imperialist. Brazil is certainly no exception to this claim (FONTES, 2012;
ZIBECHI, 2012). I believe that one of the missions of a critical approach to
the social sciences of the BRICS must be to point programmatically to what 14 • Social, political and cultural challenges of the BRICS
I call post-imperialism (RIBEIRO, 2003, 2014), that is, the prefguration
of a participation in the world order that does not involve the use of the
imperialist mechanisms that we know and critique so well.
Undoubtedly the BRICS were an invention initially of interest to the big
transnational capital based in Wall Street, one more taxonomic device of the
powerful in their ceaseless search to establish a geopolitics that refects their
own interests. The expression “emerging markets”, for example, long ago
became the preferred classifcation rather than the Jurassic “underdeveloped
countries” or its aggiornamento, “developing countries”. These examples show
that the classifcatory systems change over time, including in response to
the critiques to which they are subject. There is no doubt that the control of
global taxonomies and their associated forms of verifcation, certifcation,
interpretation and dissemination are part of the power of agencies of
governance and, historically, of diverse forms of imperialism. However,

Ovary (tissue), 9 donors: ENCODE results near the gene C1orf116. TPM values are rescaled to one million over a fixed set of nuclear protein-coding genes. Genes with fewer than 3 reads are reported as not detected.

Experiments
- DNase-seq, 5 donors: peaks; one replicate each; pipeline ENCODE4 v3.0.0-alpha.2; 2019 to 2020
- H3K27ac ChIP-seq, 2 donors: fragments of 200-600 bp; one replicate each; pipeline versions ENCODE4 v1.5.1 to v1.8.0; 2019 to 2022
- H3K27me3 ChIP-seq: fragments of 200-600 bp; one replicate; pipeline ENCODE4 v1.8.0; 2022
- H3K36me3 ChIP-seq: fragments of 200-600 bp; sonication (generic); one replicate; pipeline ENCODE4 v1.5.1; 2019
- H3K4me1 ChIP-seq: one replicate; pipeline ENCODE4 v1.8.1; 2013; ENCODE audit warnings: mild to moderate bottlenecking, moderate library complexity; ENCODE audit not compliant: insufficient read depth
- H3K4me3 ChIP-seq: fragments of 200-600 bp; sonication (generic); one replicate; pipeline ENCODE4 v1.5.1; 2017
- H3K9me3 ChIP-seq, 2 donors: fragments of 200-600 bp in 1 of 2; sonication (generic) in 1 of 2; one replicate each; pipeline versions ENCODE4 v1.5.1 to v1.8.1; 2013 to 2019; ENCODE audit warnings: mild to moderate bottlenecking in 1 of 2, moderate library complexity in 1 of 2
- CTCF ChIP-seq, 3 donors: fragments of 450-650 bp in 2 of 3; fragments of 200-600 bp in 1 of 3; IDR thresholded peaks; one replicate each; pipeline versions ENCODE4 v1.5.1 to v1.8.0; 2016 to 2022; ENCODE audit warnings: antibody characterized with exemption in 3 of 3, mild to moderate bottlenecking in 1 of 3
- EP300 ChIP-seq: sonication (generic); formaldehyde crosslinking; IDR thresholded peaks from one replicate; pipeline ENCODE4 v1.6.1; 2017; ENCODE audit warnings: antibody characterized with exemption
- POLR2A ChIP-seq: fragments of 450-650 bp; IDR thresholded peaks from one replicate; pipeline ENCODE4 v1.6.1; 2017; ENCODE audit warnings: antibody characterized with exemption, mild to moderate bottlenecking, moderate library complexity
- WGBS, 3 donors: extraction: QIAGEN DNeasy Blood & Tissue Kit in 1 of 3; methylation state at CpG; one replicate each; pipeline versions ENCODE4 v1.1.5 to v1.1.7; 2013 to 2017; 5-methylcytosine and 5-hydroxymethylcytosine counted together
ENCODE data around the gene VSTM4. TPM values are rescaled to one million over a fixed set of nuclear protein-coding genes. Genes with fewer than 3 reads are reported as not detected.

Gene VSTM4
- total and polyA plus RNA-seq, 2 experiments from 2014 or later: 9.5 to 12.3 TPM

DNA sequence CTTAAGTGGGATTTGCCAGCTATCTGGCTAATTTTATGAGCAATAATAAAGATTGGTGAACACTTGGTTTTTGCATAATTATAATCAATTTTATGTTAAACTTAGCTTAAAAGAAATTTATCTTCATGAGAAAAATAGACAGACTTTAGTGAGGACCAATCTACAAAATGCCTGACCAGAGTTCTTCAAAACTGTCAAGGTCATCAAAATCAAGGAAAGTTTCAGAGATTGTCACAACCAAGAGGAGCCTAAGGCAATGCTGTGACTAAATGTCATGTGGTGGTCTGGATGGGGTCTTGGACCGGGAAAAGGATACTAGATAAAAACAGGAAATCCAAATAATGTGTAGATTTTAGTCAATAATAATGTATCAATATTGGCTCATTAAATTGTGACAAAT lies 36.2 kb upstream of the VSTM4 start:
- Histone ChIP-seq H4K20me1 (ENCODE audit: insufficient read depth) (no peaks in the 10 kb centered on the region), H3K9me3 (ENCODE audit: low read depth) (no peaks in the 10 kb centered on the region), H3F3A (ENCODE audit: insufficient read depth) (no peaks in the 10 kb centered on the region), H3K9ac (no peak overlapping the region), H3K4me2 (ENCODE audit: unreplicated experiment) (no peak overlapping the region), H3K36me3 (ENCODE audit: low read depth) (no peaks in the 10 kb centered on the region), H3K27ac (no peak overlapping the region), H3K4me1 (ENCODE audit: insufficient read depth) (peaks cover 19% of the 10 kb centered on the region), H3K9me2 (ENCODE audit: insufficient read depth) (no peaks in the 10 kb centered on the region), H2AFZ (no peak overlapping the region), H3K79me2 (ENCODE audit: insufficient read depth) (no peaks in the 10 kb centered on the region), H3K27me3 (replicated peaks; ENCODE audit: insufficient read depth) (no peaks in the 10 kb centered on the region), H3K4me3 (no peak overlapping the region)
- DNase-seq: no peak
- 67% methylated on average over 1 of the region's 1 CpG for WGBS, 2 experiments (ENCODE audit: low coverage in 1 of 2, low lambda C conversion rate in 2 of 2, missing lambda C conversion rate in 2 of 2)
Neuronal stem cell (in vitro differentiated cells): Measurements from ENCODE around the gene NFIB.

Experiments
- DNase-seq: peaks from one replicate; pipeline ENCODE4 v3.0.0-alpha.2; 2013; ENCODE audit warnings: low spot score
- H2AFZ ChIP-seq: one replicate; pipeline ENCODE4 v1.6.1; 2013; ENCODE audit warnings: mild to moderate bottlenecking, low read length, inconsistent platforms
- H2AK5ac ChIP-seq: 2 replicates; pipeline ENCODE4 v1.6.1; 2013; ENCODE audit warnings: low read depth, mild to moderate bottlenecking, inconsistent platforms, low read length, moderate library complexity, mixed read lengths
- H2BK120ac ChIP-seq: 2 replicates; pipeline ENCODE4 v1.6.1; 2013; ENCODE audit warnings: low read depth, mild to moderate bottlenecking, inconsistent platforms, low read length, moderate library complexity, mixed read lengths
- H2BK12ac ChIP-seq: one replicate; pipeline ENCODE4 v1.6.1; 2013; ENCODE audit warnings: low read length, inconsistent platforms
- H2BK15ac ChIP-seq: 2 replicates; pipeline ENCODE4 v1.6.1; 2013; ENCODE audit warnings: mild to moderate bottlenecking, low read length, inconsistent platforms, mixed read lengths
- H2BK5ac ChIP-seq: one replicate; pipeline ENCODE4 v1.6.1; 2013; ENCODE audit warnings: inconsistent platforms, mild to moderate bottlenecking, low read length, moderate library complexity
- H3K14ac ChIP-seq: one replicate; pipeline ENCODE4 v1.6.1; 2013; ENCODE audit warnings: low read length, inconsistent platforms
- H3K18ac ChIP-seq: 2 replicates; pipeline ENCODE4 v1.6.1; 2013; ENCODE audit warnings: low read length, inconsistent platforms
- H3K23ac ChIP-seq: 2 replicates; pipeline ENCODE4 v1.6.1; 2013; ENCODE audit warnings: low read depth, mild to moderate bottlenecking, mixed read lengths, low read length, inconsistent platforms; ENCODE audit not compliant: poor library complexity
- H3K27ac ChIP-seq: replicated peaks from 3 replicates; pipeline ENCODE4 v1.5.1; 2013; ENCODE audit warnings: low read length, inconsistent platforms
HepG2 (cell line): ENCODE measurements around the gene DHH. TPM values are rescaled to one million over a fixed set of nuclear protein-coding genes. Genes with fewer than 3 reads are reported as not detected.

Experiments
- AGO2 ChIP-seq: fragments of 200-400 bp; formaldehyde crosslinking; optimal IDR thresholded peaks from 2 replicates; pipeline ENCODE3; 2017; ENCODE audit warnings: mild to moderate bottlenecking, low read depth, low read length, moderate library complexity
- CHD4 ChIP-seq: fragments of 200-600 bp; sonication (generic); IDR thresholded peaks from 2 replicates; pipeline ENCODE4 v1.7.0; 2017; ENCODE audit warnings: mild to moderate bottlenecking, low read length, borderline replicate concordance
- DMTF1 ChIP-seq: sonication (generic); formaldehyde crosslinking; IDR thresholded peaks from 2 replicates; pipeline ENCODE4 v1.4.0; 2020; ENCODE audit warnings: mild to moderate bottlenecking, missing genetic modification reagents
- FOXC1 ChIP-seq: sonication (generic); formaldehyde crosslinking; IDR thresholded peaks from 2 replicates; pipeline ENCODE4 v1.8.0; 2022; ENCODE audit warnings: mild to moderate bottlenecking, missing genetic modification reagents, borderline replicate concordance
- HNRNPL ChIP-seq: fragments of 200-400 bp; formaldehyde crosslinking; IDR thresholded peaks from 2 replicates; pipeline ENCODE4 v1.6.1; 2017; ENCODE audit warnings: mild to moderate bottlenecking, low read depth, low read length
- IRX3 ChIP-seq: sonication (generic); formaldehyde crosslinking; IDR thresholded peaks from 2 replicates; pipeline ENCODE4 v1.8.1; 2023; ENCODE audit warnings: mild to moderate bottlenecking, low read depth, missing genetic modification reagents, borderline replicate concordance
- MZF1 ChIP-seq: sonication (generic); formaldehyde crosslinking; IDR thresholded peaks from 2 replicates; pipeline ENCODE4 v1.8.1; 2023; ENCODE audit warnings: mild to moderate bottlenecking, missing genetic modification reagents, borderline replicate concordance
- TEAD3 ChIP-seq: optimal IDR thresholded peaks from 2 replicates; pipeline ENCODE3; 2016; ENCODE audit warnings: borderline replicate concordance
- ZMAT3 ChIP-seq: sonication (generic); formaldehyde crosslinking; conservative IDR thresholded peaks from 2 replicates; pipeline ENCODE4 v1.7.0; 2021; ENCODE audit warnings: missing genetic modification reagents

it would not be the frst time that categories invented by the powerful are
given new meanings and put into circulation within other semantic and
political circuits, sometimes for purposes radically different to the original.
The appropriation of the BRICS label by the BRICS themselves appears
to illustrate precisely this movement. In the end, like any other invention
at political and symbolic level, it needs to be believed in and the fght to
defne its meaning becomes political. As an imagined, reappropriated and
re-imagined invention, the BRICS are subject to diverse readings.
Of course the role of this still consolidating block should not be exaggerated.
However the current conservative reaction to its presence as a global force
is revealed strongly when the subject turns to the establishment of its own
development bank. Are they challenging the hegemony of the Bretton Woods
institutions, i.e. the World Bank and the International Monetary Fund? Will
new circuits of capital, currencies, services and industrial goods be created
beyond the control of the hegemonic centres? This reaction, widely divulged
by the conservative global media and its spokespeople, shows, aside from
the variations in the economic growth of each country, that the BRICS
power platform bothers the central countries and transnational fnancial
capital. The latter are not interested in changes or surprises to the hierarchy Social, political and cultural challenges of the BRICS • 15
currently prevailing in the world system. Should the creature turn against